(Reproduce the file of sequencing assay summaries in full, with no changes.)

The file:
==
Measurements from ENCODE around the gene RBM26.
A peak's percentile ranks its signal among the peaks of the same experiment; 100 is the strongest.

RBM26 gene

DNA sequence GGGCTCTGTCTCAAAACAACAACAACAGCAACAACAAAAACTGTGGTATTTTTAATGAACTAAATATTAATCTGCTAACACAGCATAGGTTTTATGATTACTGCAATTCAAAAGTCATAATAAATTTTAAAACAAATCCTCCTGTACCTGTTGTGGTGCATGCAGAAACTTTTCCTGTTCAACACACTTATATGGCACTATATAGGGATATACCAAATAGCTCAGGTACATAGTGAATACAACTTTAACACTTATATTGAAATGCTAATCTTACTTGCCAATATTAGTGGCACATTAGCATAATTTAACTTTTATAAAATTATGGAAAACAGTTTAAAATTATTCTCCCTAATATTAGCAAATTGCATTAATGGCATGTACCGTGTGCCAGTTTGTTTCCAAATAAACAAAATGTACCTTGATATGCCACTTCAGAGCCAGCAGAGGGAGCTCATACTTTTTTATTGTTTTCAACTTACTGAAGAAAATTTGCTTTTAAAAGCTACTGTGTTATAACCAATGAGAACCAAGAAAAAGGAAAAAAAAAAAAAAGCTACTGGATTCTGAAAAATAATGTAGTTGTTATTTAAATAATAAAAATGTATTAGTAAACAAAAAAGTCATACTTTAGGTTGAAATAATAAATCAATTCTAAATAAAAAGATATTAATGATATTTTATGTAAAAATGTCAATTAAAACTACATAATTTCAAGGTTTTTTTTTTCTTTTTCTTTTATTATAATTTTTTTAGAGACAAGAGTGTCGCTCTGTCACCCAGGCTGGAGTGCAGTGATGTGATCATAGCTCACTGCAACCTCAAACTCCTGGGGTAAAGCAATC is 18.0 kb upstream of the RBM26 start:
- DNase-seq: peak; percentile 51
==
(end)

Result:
Measurements from ENCODE around the gene RBM26.
A peak's percentile ranks its signal among the peaks of the same experiment; 100 is the strongest.

RBM26 gene

DNA sequence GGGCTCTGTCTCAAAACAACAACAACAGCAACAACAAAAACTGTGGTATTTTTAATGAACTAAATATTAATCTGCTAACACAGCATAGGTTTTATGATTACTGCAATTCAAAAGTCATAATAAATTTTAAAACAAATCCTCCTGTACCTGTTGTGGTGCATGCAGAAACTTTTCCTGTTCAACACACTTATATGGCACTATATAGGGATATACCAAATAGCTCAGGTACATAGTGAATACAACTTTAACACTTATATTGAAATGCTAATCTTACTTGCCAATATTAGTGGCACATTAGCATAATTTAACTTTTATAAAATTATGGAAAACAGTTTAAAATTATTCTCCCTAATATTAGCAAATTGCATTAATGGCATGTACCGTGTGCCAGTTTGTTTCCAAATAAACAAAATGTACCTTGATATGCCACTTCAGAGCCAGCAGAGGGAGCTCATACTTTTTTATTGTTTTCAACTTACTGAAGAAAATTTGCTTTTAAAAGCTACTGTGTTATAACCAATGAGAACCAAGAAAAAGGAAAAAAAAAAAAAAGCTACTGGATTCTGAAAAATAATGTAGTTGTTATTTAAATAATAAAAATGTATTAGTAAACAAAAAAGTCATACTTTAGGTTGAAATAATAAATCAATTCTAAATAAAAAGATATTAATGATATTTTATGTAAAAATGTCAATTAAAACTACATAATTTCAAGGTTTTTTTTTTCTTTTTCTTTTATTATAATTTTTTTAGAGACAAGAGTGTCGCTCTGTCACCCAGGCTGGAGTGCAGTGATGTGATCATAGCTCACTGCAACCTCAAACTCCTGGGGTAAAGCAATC is 18.0 kb upstream of the RBM26 start:
- DNase-seq: peak; percentile 51